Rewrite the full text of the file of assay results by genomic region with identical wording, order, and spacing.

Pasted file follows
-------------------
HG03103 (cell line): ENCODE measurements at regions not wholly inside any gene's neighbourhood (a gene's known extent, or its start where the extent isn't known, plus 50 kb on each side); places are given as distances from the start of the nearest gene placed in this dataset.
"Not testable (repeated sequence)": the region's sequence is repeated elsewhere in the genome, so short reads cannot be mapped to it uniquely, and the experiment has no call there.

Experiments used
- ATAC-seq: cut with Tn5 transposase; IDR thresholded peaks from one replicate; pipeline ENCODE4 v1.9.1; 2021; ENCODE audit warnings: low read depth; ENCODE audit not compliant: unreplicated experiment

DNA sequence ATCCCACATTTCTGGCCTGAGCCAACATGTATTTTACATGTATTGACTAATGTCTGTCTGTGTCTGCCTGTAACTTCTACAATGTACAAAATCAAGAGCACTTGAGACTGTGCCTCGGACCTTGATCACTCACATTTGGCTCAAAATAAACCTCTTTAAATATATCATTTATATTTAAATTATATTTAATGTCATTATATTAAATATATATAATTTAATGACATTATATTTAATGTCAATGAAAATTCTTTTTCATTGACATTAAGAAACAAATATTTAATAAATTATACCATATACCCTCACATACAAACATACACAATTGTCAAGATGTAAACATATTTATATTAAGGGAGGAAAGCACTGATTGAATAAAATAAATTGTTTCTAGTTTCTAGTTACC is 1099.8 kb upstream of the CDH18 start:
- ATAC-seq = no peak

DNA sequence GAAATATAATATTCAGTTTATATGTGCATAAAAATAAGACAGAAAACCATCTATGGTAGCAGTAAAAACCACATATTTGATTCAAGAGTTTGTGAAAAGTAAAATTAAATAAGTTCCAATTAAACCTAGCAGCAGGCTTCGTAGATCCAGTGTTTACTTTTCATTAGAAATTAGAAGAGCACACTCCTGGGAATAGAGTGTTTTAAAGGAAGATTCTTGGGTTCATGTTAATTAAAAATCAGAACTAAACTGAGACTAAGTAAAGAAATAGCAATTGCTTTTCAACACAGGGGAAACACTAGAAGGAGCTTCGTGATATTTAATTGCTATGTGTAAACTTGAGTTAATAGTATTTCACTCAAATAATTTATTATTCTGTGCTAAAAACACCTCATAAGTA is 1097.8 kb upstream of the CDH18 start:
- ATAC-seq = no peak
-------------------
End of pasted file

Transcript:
HG03103 (cell line): ENCODE measurements at regions not wholly inside any gene's neighbourhood (a gene's known extent, or its start where the extent isn't known, plus 50 kb on each side); places are given as distances from the start of the nearest gene placed in this dataset.
"Not testable (repeated sequence)": the region's sequence is repeated elsewhere in the genome, so short reads cannot be mapped to it uniquely, and the experiment has no call there.

Experiments used
- ATAC-seq: cut with Tn5 transposase; IDR thresholded peaks from one replicate; pipeline ENCODE4 v1.9.1; 2021; ENCODE audit warnings: low read depth; ENCODE audit not compliant: unreplicated experiment

DNA sequence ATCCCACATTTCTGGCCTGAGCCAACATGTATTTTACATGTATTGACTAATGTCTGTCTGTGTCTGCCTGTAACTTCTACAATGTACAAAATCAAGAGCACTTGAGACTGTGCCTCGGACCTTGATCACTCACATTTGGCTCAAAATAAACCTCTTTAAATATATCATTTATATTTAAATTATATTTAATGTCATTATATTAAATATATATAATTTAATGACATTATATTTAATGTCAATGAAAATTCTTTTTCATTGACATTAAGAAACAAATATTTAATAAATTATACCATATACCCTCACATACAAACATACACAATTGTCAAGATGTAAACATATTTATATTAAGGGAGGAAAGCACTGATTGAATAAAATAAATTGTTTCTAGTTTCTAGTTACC is 1099.8 kb upstream of the CDH18 start:
- ATAC-seq = no peak

DNA sequence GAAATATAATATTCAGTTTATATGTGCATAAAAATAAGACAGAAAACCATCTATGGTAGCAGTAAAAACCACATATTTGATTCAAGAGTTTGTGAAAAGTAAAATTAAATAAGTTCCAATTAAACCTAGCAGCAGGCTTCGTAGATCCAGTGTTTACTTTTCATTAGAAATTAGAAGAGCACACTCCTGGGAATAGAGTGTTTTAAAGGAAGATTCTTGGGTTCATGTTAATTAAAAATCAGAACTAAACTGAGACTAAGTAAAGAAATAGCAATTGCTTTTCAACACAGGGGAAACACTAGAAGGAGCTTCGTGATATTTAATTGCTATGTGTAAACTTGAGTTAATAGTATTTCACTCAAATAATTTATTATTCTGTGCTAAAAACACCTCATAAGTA is 1097.8 kb upstream of the CDH18 start:
- ATAC-seq = no peak